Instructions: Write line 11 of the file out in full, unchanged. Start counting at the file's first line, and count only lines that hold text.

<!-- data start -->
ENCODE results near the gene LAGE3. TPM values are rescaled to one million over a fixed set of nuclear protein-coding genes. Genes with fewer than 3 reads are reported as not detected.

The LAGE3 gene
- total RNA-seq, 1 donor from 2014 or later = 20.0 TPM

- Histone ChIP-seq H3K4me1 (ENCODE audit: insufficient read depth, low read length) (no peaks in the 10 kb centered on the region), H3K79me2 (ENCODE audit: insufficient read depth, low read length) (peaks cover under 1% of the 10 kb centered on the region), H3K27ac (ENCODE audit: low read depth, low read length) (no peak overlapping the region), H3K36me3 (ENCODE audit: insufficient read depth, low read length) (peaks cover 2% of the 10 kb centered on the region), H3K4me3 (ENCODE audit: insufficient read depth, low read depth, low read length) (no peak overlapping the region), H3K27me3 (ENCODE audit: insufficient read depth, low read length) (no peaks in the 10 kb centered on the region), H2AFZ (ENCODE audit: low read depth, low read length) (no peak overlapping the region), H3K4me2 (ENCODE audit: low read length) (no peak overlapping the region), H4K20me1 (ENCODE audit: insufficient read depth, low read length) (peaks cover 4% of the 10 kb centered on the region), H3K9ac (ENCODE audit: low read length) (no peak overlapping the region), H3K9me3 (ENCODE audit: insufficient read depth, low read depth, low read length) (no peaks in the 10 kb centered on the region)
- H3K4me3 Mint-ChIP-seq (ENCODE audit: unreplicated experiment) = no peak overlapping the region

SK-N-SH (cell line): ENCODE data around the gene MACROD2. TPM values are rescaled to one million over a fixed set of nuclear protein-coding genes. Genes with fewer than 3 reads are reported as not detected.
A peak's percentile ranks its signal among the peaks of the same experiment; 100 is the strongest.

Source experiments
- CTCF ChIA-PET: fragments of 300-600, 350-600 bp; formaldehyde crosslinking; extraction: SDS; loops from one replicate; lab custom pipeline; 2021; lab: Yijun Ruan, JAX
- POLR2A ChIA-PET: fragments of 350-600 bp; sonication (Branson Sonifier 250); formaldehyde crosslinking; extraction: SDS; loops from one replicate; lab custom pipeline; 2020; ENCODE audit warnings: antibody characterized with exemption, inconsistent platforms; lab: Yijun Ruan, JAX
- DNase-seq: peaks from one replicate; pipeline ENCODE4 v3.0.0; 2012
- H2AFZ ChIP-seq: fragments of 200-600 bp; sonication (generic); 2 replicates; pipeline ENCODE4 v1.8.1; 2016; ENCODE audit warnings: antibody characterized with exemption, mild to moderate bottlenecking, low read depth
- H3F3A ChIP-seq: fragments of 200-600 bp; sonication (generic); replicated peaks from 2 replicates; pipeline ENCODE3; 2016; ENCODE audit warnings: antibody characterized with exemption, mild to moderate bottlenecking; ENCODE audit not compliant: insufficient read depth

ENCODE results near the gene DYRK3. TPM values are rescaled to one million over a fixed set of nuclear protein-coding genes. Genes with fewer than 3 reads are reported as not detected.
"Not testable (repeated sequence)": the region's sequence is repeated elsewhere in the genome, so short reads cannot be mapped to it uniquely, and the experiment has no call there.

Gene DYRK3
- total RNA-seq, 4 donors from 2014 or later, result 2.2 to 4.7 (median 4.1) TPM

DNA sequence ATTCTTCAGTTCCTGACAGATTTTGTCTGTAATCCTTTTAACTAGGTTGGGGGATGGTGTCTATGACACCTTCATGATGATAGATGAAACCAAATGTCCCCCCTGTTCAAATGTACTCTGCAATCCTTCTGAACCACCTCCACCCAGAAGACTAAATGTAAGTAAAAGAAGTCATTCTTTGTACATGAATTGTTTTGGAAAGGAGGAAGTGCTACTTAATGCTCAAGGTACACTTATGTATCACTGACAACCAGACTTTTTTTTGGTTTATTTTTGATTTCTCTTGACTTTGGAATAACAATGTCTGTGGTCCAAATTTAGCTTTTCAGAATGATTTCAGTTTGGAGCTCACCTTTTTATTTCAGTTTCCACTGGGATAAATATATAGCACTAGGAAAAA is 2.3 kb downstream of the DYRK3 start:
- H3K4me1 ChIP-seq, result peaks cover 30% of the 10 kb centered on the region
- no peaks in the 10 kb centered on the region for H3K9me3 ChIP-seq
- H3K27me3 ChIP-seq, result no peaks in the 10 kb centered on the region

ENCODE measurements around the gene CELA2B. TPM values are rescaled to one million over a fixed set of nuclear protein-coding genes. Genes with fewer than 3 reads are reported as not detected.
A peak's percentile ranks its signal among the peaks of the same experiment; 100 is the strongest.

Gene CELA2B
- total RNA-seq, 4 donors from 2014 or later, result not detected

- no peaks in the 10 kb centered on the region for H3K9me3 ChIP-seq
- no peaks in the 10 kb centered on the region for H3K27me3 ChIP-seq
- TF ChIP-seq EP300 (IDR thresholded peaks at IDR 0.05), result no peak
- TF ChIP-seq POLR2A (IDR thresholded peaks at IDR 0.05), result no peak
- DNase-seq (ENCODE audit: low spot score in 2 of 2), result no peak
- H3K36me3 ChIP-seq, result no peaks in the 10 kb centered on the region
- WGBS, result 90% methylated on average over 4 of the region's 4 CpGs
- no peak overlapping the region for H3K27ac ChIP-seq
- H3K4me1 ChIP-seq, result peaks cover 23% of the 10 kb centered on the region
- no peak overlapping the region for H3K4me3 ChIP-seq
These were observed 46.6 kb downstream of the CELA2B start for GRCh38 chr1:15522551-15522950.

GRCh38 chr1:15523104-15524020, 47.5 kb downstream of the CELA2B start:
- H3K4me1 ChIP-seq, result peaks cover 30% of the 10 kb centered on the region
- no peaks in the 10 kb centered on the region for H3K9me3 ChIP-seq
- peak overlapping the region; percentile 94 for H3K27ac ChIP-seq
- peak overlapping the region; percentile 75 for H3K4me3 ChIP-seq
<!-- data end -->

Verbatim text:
- DNase-seq: peaks from one replicate; pipeline ENCODE4 v3.0.0; 2012